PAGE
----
• Know what your best pitch is and know that, when the pressure situation arises, you will go with your best! Some days, your best could be your secondary pitch, you should know that as the game goes on.  Don’t second guess yourself.  Pitch with conviction when you throw the pressure pitch.
  • You may feel terrible in pregame and go out there finding your rhythm, stay with it and don’t stop working.
  • Your job is to keep your team in the game for as long as possible. Stay away from big innings, don’t take any runners for granted.  If one run scores, don’t let five more come in.  Keep working.
  • If you are missing inside/outside, chances are you are over-rotating. Keep your front shoulder quiet and on the target.  Look down the glove side arm and stay on target as long as you can.
  • If you are missing high/low, it is likely a balance and timing issue. Press the center of your back foot pushing into the ground.  It will hold your center of gravity longer down the slope.  Feel your arm and head turning in sync.  Feel the lead foot on the ground then turn the torso in one piece.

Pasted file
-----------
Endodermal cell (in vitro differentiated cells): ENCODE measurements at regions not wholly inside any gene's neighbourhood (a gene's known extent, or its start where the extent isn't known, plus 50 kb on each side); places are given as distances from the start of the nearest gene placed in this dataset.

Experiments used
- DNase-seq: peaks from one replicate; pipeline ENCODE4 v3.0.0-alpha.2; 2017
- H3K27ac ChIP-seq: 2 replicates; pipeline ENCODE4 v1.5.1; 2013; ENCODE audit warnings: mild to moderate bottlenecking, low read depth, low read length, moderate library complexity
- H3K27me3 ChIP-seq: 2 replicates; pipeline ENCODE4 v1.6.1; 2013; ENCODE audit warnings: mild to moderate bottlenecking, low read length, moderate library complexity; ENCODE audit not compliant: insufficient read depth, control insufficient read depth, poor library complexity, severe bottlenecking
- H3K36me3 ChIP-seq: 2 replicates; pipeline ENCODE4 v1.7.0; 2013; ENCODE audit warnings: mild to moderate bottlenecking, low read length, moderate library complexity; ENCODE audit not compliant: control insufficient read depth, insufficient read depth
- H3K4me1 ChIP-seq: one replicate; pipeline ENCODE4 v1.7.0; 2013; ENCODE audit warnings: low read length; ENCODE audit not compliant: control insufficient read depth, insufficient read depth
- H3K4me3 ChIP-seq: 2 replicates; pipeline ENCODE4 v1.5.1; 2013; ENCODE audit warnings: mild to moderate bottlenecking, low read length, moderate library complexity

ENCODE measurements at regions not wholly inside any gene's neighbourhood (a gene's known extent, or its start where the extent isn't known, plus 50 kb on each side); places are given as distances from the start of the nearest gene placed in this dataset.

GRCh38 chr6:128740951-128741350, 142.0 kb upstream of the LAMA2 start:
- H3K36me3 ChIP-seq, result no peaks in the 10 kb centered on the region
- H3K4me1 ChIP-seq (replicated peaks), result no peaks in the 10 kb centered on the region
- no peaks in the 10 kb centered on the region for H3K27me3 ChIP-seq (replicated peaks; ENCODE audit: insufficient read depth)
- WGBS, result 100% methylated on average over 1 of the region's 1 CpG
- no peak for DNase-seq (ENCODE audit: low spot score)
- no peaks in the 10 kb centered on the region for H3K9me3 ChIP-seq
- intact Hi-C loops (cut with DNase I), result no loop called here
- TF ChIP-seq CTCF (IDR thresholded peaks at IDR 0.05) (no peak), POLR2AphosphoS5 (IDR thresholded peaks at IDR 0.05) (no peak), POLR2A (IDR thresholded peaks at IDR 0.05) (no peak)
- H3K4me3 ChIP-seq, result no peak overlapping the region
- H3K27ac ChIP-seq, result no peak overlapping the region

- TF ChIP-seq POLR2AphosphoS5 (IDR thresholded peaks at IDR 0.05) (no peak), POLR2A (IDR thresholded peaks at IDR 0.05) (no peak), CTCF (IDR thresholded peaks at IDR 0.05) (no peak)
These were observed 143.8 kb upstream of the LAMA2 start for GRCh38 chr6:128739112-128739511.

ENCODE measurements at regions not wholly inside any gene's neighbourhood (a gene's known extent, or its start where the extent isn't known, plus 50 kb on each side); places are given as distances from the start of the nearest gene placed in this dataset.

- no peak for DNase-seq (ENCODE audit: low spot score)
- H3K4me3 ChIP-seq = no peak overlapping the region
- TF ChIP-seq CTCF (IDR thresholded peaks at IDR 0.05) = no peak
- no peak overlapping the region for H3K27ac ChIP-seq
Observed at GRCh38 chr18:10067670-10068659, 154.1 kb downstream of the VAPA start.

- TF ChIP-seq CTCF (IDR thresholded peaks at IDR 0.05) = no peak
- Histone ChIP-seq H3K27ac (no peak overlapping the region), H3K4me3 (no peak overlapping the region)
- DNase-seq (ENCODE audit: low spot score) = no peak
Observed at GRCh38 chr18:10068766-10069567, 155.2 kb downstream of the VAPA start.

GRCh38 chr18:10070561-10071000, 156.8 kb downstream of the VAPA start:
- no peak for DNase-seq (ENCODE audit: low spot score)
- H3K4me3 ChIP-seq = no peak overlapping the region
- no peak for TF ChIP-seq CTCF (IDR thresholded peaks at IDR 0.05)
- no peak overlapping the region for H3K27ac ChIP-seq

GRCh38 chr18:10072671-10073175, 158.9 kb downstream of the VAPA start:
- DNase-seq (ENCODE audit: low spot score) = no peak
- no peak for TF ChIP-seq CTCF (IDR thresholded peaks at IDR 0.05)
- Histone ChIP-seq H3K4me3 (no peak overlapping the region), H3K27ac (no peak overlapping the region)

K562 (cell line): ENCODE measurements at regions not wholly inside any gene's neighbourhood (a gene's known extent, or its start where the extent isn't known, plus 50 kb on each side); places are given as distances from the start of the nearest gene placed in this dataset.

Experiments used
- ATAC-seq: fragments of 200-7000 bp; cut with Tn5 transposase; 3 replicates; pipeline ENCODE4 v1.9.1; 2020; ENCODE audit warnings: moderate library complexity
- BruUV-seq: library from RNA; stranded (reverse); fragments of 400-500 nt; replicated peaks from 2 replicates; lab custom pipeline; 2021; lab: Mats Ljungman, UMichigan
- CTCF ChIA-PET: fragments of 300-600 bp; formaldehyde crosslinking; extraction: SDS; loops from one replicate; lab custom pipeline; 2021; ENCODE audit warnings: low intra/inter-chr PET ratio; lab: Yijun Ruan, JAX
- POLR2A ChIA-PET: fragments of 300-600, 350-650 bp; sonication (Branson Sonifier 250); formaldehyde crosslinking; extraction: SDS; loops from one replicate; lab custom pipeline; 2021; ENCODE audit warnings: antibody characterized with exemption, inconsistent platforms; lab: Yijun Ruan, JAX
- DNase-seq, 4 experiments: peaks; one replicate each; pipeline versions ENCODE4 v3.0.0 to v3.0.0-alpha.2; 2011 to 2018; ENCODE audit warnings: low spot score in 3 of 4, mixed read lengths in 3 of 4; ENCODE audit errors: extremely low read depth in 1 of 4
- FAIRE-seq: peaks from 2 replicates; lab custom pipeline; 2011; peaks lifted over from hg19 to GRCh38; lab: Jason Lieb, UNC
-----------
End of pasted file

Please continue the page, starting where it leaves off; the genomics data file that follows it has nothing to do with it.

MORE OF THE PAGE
• Use between innings warmup time to find any pitches you may not have working well on that day. If you don’t have a feel for the change up, throw 3 or 4 of them in the next inning’s warm up.  There is a good chance you will find that pitch you need in the middle of the game…Keep looking for it.
  • Go as long as you can, under control. Keep your team in the game.
  • After the game, do some post-game flush work either in the dugout, on the field immediately after the game, or at home (band work, light dumbbells, med ball, some sprinting).
  • Get ready for your next start! Think about what you did today and begin the preparation and correction work toward the next game.

Relief pitchers:

  • Keep your head in the game.
  • It is important to follow the game whether you are in the dugout or bullpen.
  • Study the opposing hitters in game situations. You could be facing them with the winning run on third.  How will you pitch them?  Watch how your teammates are pitching to them.
  • Who is a first-pitch hitter?